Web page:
Chirality of Molecules to cheat the Malaria Parasite

  • Scientists are using chirality of molecules to cheat the malaria parasite from causing infection in humans.
  • An example from chemistry is the case of biomolecules, where chiral asymmetry offers a possibility for drug developers.
  • The constituents of proteins – the amino acids – have a chiral structure, which may in principle be right-handed or left-handed.
  • It so happens that all naturally occurring proteins are made up of L-amino acids.
  • This property is being made use of in Kalyaneswar Mandal’s lab in Hyderabad to develop a mirror image protein molecule which can be used to curb the progress of malaria caused by Plasmodium falciparum.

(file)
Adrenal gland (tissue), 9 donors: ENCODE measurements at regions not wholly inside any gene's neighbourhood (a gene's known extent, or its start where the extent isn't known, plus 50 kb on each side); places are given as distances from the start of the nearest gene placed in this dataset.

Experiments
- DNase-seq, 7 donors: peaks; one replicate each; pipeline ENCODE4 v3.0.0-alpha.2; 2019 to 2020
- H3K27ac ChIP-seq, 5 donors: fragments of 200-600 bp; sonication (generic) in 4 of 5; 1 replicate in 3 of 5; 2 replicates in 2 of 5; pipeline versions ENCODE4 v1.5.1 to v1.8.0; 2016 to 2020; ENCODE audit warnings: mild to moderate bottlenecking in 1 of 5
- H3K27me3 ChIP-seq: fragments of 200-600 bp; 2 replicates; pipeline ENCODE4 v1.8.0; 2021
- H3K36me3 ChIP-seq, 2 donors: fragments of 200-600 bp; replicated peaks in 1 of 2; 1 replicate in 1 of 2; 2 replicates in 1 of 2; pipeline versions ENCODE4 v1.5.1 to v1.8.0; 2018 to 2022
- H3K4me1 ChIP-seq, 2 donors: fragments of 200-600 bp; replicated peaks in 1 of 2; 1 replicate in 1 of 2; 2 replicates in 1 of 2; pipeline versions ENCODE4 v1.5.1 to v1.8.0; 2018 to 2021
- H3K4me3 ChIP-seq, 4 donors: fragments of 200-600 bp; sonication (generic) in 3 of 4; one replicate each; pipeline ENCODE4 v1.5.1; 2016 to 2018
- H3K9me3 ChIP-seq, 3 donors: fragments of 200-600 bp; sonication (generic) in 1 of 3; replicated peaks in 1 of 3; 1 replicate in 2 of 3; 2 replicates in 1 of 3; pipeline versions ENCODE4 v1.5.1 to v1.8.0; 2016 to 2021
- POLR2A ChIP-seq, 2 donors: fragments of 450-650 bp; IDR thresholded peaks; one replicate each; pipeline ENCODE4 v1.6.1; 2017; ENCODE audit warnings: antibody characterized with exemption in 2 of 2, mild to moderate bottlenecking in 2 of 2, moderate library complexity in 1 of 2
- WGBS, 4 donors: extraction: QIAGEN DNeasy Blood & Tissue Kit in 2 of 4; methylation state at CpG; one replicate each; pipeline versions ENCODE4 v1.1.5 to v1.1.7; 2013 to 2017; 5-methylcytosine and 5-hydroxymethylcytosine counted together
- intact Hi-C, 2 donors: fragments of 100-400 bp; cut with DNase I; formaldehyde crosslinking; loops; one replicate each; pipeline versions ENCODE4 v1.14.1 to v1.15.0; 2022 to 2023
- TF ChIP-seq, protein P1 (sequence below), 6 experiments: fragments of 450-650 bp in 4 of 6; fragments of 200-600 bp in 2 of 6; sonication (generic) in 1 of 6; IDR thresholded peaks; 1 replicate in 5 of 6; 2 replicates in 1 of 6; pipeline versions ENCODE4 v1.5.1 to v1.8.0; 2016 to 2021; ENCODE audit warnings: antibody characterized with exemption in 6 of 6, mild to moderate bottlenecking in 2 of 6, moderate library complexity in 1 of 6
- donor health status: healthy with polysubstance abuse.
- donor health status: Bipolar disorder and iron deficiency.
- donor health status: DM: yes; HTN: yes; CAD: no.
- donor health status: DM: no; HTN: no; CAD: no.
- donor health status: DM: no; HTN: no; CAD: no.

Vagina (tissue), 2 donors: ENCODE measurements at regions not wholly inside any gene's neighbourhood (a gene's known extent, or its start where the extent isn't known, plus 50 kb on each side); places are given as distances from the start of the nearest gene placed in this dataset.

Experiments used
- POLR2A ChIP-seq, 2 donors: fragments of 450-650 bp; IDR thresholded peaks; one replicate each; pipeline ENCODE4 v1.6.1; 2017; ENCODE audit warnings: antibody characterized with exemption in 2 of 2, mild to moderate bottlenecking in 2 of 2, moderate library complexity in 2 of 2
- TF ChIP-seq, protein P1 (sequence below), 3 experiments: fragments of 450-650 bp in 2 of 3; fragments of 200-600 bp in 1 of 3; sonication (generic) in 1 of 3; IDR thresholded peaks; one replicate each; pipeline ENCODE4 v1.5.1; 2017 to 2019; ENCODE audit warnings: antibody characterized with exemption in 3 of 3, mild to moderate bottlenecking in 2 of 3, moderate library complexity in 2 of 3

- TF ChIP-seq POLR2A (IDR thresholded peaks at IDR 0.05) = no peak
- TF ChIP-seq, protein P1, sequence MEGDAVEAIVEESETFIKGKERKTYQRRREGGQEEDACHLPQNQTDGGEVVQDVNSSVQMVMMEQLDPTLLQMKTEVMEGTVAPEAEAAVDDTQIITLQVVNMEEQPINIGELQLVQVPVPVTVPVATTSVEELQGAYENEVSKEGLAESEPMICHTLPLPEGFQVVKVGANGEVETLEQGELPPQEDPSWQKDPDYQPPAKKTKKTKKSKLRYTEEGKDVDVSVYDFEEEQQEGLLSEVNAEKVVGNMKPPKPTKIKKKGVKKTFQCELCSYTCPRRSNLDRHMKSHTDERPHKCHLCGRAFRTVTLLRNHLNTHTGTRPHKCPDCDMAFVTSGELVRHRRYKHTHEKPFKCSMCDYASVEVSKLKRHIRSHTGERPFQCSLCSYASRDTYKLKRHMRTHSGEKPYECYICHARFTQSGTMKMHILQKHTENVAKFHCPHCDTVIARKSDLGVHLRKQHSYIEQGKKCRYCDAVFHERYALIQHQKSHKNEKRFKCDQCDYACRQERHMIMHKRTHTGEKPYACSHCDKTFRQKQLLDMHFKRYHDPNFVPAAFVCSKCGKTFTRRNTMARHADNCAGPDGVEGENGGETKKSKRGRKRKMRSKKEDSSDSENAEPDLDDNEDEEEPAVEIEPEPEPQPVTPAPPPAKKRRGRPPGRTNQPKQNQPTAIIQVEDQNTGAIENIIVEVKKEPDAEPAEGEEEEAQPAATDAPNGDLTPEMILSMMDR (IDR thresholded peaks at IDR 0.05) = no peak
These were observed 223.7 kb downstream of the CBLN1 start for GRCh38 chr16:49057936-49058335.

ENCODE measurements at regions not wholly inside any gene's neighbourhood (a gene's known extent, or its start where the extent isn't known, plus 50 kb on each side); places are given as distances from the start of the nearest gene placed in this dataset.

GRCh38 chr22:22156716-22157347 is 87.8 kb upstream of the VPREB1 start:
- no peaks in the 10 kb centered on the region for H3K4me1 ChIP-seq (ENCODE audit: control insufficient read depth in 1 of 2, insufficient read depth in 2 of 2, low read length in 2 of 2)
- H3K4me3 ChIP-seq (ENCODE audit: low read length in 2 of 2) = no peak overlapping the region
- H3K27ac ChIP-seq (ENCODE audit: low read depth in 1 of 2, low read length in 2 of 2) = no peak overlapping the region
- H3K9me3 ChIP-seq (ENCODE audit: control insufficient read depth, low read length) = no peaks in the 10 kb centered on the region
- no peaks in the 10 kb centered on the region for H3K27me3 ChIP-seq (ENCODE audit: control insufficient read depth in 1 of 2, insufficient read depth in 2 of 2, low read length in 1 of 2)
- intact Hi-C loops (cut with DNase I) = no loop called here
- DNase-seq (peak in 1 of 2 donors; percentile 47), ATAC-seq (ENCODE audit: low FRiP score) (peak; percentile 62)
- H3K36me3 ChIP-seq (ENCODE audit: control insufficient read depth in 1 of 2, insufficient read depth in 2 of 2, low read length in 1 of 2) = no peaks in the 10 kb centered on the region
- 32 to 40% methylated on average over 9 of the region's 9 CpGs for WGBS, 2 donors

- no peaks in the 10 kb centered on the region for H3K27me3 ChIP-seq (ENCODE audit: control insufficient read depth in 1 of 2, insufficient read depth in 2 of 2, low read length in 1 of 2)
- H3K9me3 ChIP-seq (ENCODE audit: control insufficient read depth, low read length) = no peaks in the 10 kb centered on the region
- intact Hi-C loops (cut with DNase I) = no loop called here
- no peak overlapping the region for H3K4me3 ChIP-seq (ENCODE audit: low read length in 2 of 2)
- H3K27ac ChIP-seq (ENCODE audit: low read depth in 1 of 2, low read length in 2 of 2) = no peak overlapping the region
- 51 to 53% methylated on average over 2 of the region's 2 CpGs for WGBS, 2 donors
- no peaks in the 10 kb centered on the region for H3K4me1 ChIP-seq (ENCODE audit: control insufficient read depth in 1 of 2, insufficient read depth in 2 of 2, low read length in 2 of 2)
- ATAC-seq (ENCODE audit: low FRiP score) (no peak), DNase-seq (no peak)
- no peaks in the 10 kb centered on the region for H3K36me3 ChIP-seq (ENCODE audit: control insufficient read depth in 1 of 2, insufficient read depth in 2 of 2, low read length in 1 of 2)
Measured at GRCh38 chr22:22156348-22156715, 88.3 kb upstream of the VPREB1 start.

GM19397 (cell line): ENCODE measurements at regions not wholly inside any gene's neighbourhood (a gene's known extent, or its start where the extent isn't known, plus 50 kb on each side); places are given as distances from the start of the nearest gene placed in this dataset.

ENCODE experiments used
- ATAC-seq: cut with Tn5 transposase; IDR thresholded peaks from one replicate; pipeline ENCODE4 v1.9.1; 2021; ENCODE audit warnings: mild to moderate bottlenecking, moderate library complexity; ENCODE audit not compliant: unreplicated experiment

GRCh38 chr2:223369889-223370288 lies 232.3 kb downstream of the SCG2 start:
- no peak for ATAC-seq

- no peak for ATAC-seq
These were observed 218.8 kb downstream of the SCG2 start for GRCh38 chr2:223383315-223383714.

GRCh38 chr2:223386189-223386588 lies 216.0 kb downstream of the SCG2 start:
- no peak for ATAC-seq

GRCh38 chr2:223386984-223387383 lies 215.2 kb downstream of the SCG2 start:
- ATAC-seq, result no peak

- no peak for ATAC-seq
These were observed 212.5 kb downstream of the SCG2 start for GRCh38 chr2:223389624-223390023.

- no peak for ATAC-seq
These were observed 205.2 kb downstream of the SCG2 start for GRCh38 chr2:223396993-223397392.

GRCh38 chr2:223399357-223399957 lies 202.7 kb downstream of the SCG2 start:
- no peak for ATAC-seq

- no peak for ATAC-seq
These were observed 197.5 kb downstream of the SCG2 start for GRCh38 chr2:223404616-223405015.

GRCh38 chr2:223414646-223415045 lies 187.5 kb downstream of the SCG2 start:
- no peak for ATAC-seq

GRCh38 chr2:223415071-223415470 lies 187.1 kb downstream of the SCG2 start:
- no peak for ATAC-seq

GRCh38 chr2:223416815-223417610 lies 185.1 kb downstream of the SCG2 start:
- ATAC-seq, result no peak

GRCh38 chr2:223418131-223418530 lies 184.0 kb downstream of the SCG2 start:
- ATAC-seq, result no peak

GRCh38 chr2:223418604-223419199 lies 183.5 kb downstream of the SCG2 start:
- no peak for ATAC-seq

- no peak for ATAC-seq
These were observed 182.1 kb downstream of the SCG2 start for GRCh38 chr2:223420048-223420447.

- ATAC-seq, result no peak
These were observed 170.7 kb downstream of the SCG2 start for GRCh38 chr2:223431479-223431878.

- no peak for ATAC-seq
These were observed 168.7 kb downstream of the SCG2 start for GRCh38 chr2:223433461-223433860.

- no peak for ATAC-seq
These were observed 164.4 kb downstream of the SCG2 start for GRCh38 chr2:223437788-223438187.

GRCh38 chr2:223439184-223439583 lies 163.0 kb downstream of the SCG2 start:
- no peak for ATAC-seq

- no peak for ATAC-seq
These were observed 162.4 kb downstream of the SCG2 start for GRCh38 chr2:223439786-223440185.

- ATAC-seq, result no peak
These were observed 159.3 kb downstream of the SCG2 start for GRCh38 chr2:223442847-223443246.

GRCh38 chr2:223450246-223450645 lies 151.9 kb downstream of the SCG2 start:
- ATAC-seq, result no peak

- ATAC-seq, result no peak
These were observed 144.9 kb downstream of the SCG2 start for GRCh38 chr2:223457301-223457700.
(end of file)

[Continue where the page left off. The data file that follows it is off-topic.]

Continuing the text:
• There are six types of parasite that can cause malaria; of these, P. falciparum causes a particularly virulent form of the disease, which can, in many cases, lead to fatality.
  • This parasite has a complex life cycle. One of the important steps is invasion of red blood cells by the parasite, and a crucial part of this is the formation of a junction between two proteins called the apical membrane antigen 1 (AMA1) and the Rhoptry neck protein (RON2).
  • Both AMA1 and the RON2 proteins are parasite proteins, AMA1-RON2 interaction is an ideal target for drug discovery.

Source: The Hindu

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